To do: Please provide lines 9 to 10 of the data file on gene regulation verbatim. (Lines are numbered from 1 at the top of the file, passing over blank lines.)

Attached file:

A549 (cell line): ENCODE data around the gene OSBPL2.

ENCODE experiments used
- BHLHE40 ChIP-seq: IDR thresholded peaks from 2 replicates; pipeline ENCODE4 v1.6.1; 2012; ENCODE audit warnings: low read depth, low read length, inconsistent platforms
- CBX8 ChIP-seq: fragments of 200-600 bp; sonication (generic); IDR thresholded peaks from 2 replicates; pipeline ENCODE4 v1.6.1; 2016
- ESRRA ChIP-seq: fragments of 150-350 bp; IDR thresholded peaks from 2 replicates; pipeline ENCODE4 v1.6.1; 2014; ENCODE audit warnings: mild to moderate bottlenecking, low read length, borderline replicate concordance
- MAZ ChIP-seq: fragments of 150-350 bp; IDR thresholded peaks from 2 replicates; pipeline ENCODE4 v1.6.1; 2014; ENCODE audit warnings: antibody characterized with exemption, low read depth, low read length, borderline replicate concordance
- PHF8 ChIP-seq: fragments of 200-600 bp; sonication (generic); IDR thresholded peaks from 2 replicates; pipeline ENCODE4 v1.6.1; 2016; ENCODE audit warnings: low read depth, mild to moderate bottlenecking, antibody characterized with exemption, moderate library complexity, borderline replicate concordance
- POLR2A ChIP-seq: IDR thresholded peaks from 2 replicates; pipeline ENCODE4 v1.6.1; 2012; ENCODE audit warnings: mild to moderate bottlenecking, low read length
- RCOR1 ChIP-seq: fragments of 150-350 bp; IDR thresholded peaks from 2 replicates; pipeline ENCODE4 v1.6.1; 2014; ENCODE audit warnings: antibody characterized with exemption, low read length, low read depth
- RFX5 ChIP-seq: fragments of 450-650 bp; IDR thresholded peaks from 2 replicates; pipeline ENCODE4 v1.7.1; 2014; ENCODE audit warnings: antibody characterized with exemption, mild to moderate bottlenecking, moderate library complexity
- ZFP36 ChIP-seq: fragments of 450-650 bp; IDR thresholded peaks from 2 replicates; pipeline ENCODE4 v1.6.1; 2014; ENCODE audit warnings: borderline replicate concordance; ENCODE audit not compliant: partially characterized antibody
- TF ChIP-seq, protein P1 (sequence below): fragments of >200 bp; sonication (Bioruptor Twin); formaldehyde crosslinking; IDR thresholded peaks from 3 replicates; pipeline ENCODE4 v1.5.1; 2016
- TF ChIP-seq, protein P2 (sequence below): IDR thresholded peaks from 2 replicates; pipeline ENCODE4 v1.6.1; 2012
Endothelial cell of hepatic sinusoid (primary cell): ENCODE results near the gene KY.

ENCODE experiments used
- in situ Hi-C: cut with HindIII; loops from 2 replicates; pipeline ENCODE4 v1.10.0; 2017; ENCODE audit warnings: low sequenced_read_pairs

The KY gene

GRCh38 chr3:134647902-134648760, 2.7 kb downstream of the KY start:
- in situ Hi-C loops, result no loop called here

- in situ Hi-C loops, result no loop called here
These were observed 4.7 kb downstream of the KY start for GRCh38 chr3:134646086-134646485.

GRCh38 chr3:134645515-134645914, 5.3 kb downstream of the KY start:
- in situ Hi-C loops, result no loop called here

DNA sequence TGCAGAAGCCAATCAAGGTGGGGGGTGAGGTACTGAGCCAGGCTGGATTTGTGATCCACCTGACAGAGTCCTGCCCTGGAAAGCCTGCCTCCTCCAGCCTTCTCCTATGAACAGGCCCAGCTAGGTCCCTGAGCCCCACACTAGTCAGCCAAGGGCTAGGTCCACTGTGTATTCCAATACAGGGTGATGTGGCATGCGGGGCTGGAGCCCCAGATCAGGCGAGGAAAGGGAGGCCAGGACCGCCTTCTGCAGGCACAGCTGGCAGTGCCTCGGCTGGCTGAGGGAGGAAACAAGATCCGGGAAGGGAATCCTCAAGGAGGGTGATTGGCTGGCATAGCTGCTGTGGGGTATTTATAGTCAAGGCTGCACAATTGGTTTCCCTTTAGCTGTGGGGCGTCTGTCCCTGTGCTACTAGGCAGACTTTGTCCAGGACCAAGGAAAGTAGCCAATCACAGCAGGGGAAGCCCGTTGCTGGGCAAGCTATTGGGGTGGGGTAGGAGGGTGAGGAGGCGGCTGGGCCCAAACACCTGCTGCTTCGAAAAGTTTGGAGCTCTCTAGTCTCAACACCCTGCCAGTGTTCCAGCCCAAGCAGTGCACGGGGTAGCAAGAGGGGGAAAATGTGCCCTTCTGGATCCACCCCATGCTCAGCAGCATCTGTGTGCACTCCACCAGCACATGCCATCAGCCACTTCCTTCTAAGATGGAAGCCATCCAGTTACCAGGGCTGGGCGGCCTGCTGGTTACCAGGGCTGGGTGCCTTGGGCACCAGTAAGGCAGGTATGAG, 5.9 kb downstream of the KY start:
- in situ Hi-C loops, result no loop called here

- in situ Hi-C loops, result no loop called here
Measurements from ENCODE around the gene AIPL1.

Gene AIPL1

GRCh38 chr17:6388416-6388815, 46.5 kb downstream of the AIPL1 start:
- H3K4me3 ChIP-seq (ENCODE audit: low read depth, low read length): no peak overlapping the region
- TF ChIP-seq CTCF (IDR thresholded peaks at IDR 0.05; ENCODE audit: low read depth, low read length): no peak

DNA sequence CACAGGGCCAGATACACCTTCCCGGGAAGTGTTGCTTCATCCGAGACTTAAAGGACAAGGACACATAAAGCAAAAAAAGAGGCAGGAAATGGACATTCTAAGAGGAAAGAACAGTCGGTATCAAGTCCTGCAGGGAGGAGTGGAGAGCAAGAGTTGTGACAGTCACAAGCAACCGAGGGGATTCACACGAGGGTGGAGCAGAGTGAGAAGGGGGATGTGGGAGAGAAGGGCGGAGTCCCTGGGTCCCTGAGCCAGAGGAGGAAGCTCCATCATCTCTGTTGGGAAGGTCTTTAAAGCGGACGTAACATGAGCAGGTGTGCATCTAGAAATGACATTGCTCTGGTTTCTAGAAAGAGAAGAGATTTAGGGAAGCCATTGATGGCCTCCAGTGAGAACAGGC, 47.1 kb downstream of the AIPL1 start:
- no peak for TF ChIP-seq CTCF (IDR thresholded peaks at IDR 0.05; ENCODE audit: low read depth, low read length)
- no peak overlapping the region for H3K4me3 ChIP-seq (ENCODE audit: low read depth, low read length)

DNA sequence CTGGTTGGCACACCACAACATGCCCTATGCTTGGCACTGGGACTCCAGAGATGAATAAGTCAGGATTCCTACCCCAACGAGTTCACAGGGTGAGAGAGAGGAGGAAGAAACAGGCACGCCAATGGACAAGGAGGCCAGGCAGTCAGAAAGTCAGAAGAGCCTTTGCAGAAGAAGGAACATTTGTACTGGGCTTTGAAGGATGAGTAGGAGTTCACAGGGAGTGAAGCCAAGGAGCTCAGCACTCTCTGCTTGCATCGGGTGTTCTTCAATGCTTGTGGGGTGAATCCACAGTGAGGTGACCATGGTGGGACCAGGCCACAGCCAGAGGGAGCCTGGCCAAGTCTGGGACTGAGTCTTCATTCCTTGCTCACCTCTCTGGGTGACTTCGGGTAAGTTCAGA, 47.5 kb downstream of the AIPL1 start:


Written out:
- RCOR1 ChIP-seq: fragments of 150-350 bp; IDR thresholded peaks from 2 replicates; pipeline ENCODE4 v1.6.1; 2014; ENCODE audit warnings: antibody characterized with exemption, low read length, low read depth
- RFX5 ChIP-seq: fragments of 450-650 bp; IDR thresholded peaks from 2 replicates; pipeline ENCODE4 v1.7.1; 2014; ENCODE audit warnings: antibody characterized with exemption, mild to moderate bottlenecking, moderate library complexity